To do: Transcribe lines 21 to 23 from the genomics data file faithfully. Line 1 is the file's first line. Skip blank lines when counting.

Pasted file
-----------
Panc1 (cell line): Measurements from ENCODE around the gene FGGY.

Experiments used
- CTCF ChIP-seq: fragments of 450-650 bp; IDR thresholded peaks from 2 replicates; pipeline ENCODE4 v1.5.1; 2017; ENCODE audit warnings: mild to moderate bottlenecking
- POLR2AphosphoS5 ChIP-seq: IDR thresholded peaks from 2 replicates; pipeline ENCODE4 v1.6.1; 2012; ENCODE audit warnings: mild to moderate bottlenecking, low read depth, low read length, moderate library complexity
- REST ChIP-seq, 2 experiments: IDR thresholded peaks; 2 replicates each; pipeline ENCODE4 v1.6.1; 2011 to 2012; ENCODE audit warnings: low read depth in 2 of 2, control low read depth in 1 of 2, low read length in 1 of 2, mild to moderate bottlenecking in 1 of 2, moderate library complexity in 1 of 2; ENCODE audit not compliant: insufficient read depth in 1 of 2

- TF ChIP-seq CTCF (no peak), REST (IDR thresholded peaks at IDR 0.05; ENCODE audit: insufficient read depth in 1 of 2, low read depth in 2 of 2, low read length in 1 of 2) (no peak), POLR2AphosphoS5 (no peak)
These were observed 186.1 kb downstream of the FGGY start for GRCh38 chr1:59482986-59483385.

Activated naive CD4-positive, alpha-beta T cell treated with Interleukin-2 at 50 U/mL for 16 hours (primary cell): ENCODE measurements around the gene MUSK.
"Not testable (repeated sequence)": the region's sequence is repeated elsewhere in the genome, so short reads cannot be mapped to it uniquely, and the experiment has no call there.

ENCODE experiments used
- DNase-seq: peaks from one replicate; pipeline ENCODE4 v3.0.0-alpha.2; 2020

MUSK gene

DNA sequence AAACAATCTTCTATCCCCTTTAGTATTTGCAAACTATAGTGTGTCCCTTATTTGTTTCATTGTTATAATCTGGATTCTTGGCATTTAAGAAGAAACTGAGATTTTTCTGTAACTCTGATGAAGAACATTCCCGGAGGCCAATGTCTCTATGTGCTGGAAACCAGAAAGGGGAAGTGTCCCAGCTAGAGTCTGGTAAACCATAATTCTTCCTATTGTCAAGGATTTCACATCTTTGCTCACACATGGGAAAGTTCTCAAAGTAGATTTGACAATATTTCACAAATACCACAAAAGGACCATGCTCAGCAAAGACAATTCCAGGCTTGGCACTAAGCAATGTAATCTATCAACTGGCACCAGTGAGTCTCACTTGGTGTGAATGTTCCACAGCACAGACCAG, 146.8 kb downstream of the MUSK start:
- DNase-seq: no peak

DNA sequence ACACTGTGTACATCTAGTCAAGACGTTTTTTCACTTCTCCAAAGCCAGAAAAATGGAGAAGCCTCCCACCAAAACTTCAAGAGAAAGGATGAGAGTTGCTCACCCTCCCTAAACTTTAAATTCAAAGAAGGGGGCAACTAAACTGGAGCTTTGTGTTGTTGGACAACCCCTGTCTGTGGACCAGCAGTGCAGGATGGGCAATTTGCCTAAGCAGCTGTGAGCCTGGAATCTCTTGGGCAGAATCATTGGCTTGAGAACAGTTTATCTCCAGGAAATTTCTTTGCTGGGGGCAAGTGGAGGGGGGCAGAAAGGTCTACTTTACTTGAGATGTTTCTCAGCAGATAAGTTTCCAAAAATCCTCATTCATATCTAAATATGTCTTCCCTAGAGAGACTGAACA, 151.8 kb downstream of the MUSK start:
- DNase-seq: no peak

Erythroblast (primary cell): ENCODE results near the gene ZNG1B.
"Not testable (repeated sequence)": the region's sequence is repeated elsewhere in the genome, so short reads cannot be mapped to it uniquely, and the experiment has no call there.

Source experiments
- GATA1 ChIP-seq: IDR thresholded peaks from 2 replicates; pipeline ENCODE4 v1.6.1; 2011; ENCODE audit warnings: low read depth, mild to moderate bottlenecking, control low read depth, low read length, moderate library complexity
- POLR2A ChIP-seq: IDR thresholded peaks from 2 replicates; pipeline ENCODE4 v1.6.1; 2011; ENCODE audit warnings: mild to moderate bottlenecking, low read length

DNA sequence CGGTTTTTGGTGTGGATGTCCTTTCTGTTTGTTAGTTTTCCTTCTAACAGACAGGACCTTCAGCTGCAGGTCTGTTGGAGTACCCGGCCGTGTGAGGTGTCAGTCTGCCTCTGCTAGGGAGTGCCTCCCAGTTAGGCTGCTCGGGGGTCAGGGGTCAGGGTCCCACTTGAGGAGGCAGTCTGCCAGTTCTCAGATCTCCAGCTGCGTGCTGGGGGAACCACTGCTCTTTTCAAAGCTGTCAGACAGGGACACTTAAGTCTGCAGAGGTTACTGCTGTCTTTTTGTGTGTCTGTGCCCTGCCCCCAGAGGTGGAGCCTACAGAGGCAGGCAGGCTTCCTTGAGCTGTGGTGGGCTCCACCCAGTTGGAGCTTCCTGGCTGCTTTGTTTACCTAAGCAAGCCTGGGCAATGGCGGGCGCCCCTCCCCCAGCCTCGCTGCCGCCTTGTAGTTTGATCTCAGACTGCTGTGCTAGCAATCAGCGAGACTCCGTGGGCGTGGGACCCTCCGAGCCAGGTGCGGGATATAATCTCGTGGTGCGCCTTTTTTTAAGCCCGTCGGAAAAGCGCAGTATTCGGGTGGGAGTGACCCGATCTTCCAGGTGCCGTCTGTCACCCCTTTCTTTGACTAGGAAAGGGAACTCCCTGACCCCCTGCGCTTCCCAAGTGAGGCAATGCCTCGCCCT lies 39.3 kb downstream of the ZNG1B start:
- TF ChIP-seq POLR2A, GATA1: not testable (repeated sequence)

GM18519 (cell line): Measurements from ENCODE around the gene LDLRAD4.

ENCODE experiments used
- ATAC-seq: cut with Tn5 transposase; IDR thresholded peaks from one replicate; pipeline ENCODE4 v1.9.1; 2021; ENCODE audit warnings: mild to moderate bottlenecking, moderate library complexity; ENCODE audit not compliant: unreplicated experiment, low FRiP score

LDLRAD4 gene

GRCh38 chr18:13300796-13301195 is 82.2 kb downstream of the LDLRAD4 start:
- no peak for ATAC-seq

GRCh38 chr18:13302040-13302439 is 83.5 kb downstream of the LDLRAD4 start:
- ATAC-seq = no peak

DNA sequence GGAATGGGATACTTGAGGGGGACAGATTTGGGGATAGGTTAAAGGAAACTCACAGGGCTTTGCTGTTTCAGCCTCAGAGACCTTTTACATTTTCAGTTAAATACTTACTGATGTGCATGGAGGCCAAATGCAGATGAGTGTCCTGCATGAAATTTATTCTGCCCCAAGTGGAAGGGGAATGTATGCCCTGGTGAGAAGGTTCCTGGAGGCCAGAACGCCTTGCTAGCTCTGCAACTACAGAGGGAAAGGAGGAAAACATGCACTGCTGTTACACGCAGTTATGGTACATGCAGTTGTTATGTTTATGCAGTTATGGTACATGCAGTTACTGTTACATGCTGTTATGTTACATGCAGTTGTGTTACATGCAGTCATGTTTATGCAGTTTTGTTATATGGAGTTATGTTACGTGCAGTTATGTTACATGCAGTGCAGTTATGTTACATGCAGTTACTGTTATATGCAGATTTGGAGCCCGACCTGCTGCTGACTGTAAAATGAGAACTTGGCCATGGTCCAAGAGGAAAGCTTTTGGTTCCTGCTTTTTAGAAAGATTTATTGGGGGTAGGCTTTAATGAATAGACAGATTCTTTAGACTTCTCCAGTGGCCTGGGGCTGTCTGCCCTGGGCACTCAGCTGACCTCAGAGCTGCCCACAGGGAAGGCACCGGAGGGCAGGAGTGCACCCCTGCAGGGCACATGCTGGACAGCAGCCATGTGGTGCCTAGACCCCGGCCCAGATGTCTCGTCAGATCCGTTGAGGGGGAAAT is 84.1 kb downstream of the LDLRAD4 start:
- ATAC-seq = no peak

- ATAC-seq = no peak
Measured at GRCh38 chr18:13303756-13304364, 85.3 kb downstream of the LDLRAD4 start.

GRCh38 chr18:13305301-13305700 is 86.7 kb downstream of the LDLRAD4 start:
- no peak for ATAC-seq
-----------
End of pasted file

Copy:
- POLR2A ChIP-seq: IDR thresholded peaks from 2 replicates; pipeline ENCODE4 v1.6.1; 2011; ENCODE audit warnings: mild to moderate bottlenecking, low read length

DNA sequence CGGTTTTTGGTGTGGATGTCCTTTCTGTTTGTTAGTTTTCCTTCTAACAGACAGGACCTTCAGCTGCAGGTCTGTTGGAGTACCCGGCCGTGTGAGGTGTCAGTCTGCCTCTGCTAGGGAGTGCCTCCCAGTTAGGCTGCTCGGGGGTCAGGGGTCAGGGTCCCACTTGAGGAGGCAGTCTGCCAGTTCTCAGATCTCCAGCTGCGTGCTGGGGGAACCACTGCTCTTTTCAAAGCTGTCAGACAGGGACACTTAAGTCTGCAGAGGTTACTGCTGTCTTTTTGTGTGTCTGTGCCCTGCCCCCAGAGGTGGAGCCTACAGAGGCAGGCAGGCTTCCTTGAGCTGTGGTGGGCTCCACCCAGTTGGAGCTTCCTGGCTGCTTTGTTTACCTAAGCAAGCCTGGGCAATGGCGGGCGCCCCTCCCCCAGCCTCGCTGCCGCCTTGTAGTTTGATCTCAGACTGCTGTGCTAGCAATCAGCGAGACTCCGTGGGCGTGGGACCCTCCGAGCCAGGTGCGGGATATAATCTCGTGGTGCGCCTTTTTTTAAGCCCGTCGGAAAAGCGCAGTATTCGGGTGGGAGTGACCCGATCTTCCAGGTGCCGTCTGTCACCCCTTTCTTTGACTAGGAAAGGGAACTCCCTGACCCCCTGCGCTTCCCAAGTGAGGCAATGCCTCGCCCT lies 39.3 kb downstream of the ZNG1B start:
- TF ChIP-seq POLR2A, GATA1: not testable (repeated sequence)